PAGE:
How to Activate and Get Your PositiveSSL Certificate on Namecheap for Your Website

Tremaine Eto
Jan 8 · 5 min read
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Original photo by Maxim Zhgulev on Unsplash; logos by Sectigo and Namecheap; illustration by Tremaine Eto.

If you’re looking to add SSL — in simple terms, getting that nice lock icon in visitors’ browsers and having your URL start with https — to your website, then Comodo PositiveSSL is one of the leading solutions on the market.

For one year, it goes for $8.88; this yearly rate progressively gets cheaper with every year that you pay for up front all the way down to $5.88/year if you commit to four years.

In this article, I’ll go over the process once you pay for the PositiveSSL certificate and check out; I recently did it for my personal website, https://tremaineeto.com, so it’s pretty fresh in my mind.

Find it in your Account

First, log into your Namecheap account and then go to Product List and then click SSL Certificates.

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At this point, you’ll want to hit ACTIVATE.

You’ll be met with this first step; for more information, I think it’s a solid idea to click on the orange link that says “What is CSR and how to create one”.

Essentially, though, I suggest that you use this CSR Generator that the article mentions.

Once you get your CSR through the link, copy and paste the CSR text into the above form. The primary domain should automatically fill in with your domain name if you filled in the CSR Generator correctly. Then, hit Next.

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You’ll see your domain in the top part, and then you’ll have to confirm what kind of server you’re using. In my case, I know that I’m not using Windows IIS or Java Tomcat, so I leave Any Other server (cPanel, Apache, NGINX, etc.) selected. Then, click Next. You’ll see this:

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You now have two possibilities, which I will cover in the next two sections. As you read on, ask yourself the question in the heading.

Do you have this approver email set up on your website?

No, I don’t

So maybe you’re not sure what I’m talking about, or maybe you already know you don’t have it set up. If you don’t know what an approver email is, it means the email that Namecheap will send a confirmation email to, and as it works, you can’t just put any email in there; rather, you have to send it to specific emails on your domain so that they know it’s you and tied to it.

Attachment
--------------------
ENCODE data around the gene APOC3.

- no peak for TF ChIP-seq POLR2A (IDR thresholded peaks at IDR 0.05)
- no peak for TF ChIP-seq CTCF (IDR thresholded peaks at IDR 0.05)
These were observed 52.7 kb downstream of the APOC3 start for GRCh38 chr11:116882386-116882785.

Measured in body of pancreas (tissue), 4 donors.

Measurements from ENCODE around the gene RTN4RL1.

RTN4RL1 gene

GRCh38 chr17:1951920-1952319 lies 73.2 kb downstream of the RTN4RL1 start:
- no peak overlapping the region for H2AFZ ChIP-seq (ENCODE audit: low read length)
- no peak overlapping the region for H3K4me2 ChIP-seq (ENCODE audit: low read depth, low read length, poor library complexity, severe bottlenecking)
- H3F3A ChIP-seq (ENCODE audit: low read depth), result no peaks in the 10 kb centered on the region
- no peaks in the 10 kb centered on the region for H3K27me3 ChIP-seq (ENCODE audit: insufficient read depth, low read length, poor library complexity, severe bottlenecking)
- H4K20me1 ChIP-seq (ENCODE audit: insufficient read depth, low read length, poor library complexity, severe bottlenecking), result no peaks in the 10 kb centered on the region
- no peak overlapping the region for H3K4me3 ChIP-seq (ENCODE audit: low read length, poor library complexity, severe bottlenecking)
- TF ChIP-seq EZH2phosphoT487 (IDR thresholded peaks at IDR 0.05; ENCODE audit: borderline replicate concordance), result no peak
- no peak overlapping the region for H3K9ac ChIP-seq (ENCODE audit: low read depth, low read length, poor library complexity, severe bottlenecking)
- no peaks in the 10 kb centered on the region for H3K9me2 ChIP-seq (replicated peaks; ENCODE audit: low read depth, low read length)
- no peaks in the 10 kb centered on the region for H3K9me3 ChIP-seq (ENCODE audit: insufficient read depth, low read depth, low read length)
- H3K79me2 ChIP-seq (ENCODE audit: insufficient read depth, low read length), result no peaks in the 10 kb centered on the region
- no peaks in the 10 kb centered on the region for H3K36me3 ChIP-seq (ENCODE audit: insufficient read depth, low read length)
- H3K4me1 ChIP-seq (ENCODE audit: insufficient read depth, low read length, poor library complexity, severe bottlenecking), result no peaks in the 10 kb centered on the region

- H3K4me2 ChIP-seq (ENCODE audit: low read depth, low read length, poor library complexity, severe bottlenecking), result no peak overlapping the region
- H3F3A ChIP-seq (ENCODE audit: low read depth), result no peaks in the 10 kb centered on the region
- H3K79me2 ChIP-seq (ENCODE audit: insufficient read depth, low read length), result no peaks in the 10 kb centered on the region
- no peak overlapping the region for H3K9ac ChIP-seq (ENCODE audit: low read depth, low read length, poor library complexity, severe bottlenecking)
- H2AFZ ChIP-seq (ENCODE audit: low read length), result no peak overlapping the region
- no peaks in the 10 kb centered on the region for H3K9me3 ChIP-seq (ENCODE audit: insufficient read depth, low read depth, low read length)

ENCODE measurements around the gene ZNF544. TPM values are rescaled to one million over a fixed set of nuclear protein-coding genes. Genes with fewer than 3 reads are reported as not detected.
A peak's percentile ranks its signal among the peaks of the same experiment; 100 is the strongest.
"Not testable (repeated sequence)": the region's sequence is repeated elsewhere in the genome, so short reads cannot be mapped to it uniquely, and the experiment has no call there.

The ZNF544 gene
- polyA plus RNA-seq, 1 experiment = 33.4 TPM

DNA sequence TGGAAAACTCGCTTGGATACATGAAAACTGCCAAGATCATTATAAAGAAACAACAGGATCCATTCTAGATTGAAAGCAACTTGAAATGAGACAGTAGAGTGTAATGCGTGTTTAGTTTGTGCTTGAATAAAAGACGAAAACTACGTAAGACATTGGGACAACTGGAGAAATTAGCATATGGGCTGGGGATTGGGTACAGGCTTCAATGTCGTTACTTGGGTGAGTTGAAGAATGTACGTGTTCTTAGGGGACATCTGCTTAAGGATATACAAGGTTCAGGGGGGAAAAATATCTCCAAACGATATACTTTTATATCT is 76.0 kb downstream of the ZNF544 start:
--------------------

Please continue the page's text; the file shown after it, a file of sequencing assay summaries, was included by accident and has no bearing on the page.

To set one up, let’s go back to our Namecheap account and then click on Domain List in the left-hand toolbar.

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Scroll down to the section that says REDIRECT EMAIL.

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Here, click the red plus and link that says ADD FORWARDER.

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For the Alias section, type in admin and then forward it to an email you already have set up. This can be your own personal email, for instance. Then, click on the green checkmark.

Now, sadly, we have to wait. Why? According to Namecheap’s help article on email forwarding,

“Please allow about an hour for newly created mailboxes to be completely set up on the forwarding mail server. After your settings have been activated, you will be able to test your mail service.”

Go do something else to relax. After about an hour, test it out by trying to send an email to admin@yourdomain.com to see if it forwards to the personal email you set up. If it does, then go back to your Namecheap SSL setup and click Next.

Then, go to the next section: “Yes, I do”.

Yes, I do

Whether you already had your approver email set up or just set it up, you’re now ready to move on with step 4 out of 5. Here, you can actually specify which email exactly you want the SSL file sent to.

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Hit Next, and then you should then get the SSL file sent to the admin e-mail address by Sectigo Certification Authority.

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Follow the e-mail instructions by copying and pasting the Domain Control Validation Code in the external site (make sure it’s the right one: https://secure.trust-provider.com/), and you will eventually get the following message:

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Then, wait for your PositiveSSL Certificate to come in your e-mail. Inside, you’ll find:

  • Your PositiveSSL Certificate (a .crt file)
  • Your Apache “bundle” file (a .ca-bundle file)

These should be in a .zip file attached to the e-mail.

And that’s it! You now have the CSR from the CSR Generator, a PositiveSSL certificate, and a CA bundle file, which is what you will need to provide to your server in order to set up SSL and thus HTTPS for your website.

In a future article, I can go over how to do that for different servers, but for now I suggest you look into your server’s documentation as it’s slightly different for each one.

Dev Genius

Coding, Tutorials, News, UX, UI and much more related to development

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Tremaine Eto

Written by

Full-time software engineer since 2016. UCLA Computer Science B.S. with Atmospheric and Oceanic Sciences minor, class of ‘16.

Dev Genius

Coding, Tutorials, News, UX, UI and much more related to development

Tremaine Eto

Written by

Full-time software engineer since 2016. UCLA Computer Science B.S. with Atmospheric and Oceanic Sciences minor, class of ‘16.

Dev Genius

Coding, Tutorials, News, UX, UI and much more related to development

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